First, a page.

A Babyonian spiral (OEIS A256111) is the figure formed by starting with a zero-vector at the origin and concatenating vectors such that each subsequent vector is the next one longer than the previous one that also lands on a position with integral Cartesian coordinates. That is, the $i$th vector has integer components $x_i$ and $y_i$ satisfying, $x_i^2 + y_i^2 = n_i^2 > n_{i-1}^2$. Each vector is chosen such that it minimizes the angular separation from the previous one.

The algorithm produces a shape that starts off resembling a (slightly wonky) spiral:

After 40 steps, things are beginning to look shaky:

After 200 steps:

By 2000 steps, it resembles a scribble:

20000 steps:

200000 steps:

The Python code below produces these figures (alter the variable `nsteps`

and, possibly, the plot line width and marker size).

```
import sys
import math
import time
import matplotlib.pyplot as plt
nsteps = 2000
# Cache the first CACHE_NMAX square numbers.
CACHE_NMAX = 1000
squares = [a**2 for a in range(CACHE_NMAX+1)]
def get_pairs(n2):
"""Find all pairs of integers ia and ib such that ia^2 + ib^2 = n2."""
pairs = []
# Index into the list of squares with ia <= ib to find values
# a = ia**2, b = ib**2 satisfying a + b == n2. Increase ia up to
# the square root of n2 and, for each value of ia, decrease ib from the
# square root of n2 until a + b < n2.
ia = 0
ib = int(math.sqrt(n2)) + 1
if ib > CACHE_NMAX:
sys.exit('Size of squared numbers cache, CACHE_NMAX = {}, exceeded.'
.format(CACHE_NMAX))
while True:
a = squares[ia]
if a > n2 // 2:
break
while True:
b = squares[ib]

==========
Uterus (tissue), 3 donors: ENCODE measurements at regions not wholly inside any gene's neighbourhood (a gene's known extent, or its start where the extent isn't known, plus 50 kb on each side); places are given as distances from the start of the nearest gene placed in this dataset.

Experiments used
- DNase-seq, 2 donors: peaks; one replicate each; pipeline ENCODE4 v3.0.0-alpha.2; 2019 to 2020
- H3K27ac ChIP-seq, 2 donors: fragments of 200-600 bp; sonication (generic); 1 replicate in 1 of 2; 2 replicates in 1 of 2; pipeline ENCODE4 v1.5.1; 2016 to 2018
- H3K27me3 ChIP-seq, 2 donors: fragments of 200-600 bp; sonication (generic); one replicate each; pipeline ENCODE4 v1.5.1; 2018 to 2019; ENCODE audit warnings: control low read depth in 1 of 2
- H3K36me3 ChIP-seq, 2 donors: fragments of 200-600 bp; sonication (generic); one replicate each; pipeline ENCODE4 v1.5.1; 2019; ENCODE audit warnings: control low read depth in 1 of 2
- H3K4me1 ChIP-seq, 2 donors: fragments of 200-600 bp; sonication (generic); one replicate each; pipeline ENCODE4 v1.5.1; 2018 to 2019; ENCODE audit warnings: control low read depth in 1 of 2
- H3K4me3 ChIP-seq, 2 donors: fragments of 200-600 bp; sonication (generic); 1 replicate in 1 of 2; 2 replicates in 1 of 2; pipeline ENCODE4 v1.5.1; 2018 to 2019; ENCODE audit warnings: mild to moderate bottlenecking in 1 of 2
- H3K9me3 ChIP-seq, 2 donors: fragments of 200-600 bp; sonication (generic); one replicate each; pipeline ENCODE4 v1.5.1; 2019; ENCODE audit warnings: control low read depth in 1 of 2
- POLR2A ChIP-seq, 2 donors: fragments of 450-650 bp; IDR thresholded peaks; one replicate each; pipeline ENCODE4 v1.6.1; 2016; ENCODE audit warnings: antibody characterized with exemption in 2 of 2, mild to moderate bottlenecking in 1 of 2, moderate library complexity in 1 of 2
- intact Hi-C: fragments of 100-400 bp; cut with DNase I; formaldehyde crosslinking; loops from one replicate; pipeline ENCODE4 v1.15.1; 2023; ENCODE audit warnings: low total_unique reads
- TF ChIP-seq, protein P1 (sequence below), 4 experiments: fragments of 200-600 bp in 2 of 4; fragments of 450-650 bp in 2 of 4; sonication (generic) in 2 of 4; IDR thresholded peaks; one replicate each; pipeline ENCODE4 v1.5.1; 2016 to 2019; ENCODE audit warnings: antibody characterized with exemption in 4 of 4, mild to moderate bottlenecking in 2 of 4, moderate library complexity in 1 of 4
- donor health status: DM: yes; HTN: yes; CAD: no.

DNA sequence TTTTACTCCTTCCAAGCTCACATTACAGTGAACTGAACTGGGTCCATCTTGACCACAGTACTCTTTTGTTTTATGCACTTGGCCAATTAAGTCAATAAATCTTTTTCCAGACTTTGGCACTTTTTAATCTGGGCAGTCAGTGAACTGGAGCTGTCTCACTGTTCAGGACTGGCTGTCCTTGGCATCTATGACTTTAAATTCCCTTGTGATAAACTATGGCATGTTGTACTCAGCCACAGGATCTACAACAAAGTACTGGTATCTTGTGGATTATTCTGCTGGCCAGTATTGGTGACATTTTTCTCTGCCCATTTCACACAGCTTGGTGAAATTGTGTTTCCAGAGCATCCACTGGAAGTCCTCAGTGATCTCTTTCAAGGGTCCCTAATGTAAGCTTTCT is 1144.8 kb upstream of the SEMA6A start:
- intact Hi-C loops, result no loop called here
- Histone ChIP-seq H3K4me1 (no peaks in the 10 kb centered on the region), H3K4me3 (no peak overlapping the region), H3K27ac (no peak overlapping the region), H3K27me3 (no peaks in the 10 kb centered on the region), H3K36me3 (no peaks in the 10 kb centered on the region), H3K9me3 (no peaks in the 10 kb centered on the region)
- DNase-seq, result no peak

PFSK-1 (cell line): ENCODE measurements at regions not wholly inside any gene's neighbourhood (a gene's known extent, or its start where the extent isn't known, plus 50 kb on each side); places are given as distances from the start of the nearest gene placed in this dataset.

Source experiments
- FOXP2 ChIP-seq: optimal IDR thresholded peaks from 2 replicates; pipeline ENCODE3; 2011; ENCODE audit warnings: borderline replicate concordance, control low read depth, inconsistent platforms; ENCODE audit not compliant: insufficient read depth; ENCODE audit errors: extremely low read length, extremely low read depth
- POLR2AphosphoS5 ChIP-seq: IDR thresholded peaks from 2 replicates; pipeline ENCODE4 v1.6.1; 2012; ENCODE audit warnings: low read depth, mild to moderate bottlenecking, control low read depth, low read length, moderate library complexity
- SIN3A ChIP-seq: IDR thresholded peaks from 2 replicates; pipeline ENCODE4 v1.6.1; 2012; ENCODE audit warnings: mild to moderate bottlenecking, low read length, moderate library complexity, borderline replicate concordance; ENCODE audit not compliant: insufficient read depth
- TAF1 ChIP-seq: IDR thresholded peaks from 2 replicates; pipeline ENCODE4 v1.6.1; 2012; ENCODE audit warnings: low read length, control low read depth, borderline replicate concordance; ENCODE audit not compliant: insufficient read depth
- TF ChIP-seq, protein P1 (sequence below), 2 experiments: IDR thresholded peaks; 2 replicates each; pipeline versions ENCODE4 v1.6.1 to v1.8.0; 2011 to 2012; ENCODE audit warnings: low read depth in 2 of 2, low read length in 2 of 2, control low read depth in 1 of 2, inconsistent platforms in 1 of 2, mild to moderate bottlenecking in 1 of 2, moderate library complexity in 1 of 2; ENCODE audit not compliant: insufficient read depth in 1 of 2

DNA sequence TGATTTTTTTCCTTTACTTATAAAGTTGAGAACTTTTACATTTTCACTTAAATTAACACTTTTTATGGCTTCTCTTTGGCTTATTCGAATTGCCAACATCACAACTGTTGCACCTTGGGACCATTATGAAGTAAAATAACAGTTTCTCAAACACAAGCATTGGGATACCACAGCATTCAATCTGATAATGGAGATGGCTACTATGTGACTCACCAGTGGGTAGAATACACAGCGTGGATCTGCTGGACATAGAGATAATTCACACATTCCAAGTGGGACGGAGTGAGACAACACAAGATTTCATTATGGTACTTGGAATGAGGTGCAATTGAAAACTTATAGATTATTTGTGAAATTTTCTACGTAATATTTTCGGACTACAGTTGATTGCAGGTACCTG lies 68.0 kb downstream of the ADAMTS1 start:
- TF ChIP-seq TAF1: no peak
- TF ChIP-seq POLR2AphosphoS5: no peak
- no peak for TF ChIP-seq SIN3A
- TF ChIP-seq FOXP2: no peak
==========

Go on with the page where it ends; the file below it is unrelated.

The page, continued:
if a + b < n2:
break
elif a + b == n2:
# add all possible orientations for a vector of this length
# to land on a lattice point.
pairs.extend([(ia, ib), (-ia, ib), (ia, -ib), (-ia, -ib),
(ib, ia), (ib, -ia), (-ib, ia), (-ib, -ia)])
ib -= 1
ia += 1
return set(pairs)
def get_vecs(nsteps):
"""Get the vectors forming the Babylonian spiral up to nsteps steps."""
# Start at the origin; the first step is to (0, 1).
vecs = [(0, 0), (0, 1)]
n2 = 1
for step in range(nsteps):
# The previous vector and its angle.
x0, y0 = vecs[-1]
theta = math.atan2(y0, x0)
# Find the next set of candidate vectors longer than (x0, y0) that
# land on a lattice point.
pairs = []
while not pairs:
n2 += 1
pairs = get_pairs(n2)
# Pick the new vector with the smallest (clockwise) angular deviation
# from the previous one.
x1, y1 = min(pairs,
key=lambda v: (theta - math.atan2(v[1], v[0])) % math.tau)
vecs.append((x1, y1))
return vecs
def get_pos(nsteps):
"""Get the positions of points on the Babylonian spiral up to nsteps."""
vecs = get_vecs(nsteps)
# Start at the origin and add on subsequent vectors, one at a time.
pos = [vecs[0]]
x, y = pos[0]
for i in range(1, len(vecs)):
x, y = vecs[i][0] + x, vecs[i][1] + y
pos.append((x, y))
return pos
start = time.time()
pos = get_pos(nsteps)
end = time.time()
print('Time taken: {:g} s'.format(end - start))
DPI = 72
fig, ax = plt.subplots(figsize=(800 / DPI, 800 / DPI), dpi=DPI)
plt.plot(*zip(*pos), lw=0.5, c='tab:purple', marker='.', ms=2)
plt.axis('equal')
plt.savefig('babylonian-spiral-{}.png'.format(nsteps), dpi=DPI)
plt.show()
```

## Comments

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## Florian 2 years, 5 months ago

I think there is a bug in get_pos(nsteps).

Link | ReplyInstead of:

x, y = vecs[i][0] + x, vecs[i][7] + y

It should say:

x, y = vecs[i][0] + x, vecs[i][1] + y

## christian 2 years, 5 months ago

I think you're right! Not sure how that 1 became a 7. I've fixed it now: thanks for pointing this out.

Link | Reply## New Comment